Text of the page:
Mortals is one of the first Blinks Games. Designed by Nick Bentley and Jon Bobrow back when Blinks were still called AutomaTiles. The following is a reflection on Mortals (First called Live Free or Die) and its development written by Nick Bentley in 2018 + updated with more recent developments.
The key idea behind the game is that the pieces age and die, and the last player with a living piece wins.
- the game is for two players (for now).
- one player owns 3 purple tiles; the other owns 3 green tiles.
- at the start each players’ 3 tiles are arranged in a triangular clump, and the clumps are put together to start the game.
- the players take turns
- on your turn, you must move any tile (of either color), or any group of tiles (of any combination of colors). This means you detach them from the group and put them back together with the group in any arrangement. The tiles you move must be detachable without lifting them from the table (for example you can’t move a tile surrounded by 5-6 other tiles).
- the tiles’ lights pulse gently, and the rate of the pulse indicates how close they are to death (they panic as death approaches). When a piece dies it becomes a zombie (pulsing red).
- the rate at which each piece ages depends on who its neighbors are. A piece with more enemies than friends around it will age quickly. A piece with equal numbers of enemies and friends will age at a medium rate, and a piece with more friends than enemies around it will age slowly.
- when you move a single piece, it gains life (20% of its starting life - exercise is good!) Note: when you move more than one piece as a group, none gain life.
- the last player with a living tile on the table wins.
Each game is intense and lasts just a minute or two (though we can make it as long as we want by making the tiles age more slowly).
Here’s an example from a early test session at Babycastles in New York City:
Mortals was inspired by one of the weirdest games in the history of board games: Tamsk
- each piece is a sand-timer, and each player owns several.
- When a sand-timer runs out, the player who owns it can no longer use it.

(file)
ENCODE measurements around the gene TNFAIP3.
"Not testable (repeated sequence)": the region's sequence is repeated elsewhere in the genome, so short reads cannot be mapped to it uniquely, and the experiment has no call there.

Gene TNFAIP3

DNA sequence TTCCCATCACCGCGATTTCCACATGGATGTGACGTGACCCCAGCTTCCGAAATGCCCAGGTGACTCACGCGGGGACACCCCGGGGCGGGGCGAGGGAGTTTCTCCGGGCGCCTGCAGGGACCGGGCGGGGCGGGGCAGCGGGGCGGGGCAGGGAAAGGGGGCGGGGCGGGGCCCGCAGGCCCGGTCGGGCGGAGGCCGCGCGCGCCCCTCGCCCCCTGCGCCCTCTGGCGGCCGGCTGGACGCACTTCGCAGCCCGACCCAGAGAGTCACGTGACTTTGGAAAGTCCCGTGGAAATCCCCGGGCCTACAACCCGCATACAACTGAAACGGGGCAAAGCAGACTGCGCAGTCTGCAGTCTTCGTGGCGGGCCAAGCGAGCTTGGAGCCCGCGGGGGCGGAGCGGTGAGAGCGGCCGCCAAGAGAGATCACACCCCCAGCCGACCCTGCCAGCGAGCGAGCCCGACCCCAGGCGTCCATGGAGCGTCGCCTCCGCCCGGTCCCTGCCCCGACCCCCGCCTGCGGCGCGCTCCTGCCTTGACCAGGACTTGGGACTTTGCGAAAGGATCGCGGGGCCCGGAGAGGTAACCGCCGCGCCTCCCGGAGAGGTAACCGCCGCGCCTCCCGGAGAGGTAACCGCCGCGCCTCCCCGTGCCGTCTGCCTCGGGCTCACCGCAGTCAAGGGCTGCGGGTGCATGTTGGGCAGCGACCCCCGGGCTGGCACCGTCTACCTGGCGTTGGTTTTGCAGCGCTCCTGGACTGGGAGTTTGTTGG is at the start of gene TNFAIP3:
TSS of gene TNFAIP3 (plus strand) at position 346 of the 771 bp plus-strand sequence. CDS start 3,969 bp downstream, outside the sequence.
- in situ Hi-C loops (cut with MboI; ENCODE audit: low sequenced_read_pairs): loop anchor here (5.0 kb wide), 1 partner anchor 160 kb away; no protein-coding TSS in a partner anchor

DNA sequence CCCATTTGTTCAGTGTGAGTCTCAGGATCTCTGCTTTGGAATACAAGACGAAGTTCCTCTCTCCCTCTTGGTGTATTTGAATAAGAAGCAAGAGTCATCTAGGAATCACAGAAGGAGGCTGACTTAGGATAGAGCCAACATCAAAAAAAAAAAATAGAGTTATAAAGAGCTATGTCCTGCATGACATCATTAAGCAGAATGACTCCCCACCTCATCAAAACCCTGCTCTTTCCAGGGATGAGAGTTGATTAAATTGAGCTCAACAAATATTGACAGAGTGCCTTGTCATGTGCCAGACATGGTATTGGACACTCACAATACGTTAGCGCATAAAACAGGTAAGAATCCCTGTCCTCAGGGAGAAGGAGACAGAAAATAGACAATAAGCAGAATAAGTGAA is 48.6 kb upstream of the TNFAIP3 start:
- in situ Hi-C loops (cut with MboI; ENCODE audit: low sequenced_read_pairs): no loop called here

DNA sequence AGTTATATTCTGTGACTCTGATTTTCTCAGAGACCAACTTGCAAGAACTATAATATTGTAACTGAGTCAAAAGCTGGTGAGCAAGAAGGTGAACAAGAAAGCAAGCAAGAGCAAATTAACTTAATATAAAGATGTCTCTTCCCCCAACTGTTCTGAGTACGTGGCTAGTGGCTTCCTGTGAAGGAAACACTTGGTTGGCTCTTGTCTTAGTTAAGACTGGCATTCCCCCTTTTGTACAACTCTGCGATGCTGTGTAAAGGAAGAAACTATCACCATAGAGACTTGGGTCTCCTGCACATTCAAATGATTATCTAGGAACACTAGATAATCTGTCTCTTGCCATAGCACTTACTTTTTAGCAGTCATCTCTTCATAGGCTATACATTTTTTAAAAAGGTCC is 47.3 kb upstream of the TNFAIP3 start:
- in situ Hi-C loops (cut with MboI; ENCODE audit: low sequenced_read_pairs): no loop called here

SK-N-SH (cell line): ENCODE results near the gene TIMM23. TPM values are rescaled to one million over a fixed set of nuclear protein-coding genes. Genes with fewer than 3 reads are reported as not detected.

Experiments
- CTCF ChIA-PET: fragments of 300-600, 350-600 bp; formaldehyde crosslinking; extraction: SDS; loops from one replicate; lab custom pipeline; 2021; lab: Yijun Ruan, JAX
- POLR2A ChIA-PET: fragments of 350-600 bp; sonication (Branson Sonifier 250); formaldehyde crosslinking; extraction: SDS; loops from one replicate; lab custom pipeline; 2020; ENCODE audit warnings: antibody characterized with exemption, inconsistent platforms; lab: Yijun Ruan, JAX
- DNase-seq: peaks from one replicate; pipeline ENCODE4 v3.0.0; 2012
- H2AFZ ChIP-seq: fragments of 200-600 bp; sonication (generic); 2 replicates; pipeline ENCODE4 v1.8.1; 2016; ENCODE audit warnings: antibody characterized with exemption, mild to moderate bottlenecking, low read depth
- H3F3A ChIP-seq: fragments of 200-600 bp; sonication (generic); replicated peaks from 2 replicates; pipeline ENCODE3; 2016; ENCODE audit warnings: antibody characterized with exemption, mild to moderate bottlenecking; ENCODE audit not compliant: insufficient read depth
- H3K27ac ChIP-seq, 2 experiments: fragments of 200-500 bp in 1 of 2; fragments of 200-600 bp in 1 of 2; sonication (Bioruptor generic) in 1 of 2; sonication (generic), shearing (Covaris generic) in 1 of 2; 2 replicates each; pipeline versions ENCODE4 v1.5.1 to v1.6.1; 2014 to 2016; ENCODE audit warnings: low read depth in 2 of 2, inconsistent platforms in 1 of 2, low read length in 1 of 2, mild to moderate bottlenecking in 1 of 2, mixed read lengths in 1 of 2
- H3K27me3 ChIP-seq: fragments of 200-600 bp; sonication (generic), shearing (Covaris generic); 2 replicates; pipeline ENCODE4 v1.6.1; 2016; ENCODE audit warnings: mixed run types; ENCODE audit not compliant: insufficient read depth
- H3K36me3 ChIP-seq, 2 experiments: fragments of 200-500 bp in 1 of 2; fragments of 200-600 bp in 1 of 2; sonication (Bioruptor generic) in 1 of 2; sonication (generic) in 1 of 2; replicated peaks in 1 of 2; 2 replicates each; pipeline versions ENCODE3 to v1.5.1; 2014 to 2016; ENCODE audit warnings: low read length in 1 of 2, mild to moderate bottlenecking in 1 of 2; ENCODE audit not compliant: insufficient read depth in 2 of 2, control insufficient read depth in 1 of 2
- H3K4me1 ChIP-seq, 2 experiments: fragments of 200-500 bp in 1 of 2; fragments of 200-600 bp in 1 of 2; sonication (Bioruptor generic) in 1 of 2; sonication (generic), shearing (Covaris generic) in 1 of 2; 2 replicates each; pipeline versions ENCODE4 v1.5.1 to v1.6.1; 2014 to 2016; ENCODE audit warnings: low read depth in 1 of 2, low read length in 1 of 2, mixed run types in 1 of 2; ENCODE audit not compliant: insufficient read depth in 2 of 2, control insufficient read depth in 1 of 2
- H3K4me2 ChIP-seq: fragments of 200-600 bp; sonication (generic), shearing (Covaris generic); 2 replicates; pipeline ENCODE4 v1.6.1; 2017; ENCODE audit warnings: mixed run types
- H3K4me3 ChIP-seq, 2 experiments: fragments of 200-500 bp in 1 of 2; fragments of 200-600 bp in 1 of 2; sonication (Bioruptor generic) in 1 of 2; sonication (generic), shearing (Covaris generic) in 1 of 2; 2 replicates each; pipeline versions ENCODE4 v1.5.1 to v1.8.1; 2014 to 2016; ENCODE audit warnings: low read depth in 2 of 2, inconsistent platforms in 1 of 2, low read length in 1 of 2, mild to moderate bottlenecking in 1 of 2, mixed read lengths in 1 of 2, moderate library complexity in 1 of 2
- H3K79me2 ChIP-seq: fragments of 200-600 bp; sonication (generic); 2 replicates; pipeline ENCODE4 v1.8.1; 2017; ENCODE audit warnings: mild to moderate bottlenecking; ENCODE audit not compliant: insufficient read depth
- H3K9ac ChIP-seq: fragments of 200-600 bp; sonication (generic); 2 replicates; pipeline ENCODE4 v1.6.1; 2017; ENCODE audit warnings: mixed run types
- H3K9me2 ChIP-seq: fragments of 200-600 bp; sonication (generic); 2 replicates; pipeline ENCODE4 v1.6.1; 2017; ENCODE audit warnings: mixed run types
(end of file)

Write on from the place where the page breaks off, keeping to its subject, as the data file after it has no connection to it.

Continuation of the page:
- When you move a sand-timer, you flip it, thus delaying its death.
There are more rules that make it somewhat complicated (having to do with depositing rings around the board to restrict your opponent’s movement), but the goal is the same: kill your opponent’s pieces by making them run out of time, before yours do.
Tamsk didn’t work for a number of reasons: it was expensive, the sand-timers could be glitchy, and it was maybe too complicated for the time-pressure it put players under.
That’s no knock against the designer (Kris Burm, one of the greatest board game designers ever for my money). It’s just hard to create a traditional board game with time as an intrinsic strategic variable.
But for Blinks it’s easier, so we thought we should try to design a game like that.
Because the tiles can communicate with one another, they can be made to do cool things with time that you could never do with a traditional board game, for example have tiles suck the life out of each other like little retributive vampires (which indeed they do in this game).
Illustrator, Denis Bauser contributed to the distinctive art and Justin Ha to refining the game into what it is today. The combination of real-time countdown, action, and strategic placement works really well here and we are proud to have this as one of the oldest Blinks games.
Mortals was published as part of the Original Blinks Core Set and now available in the Blinks Ultimate Action Pack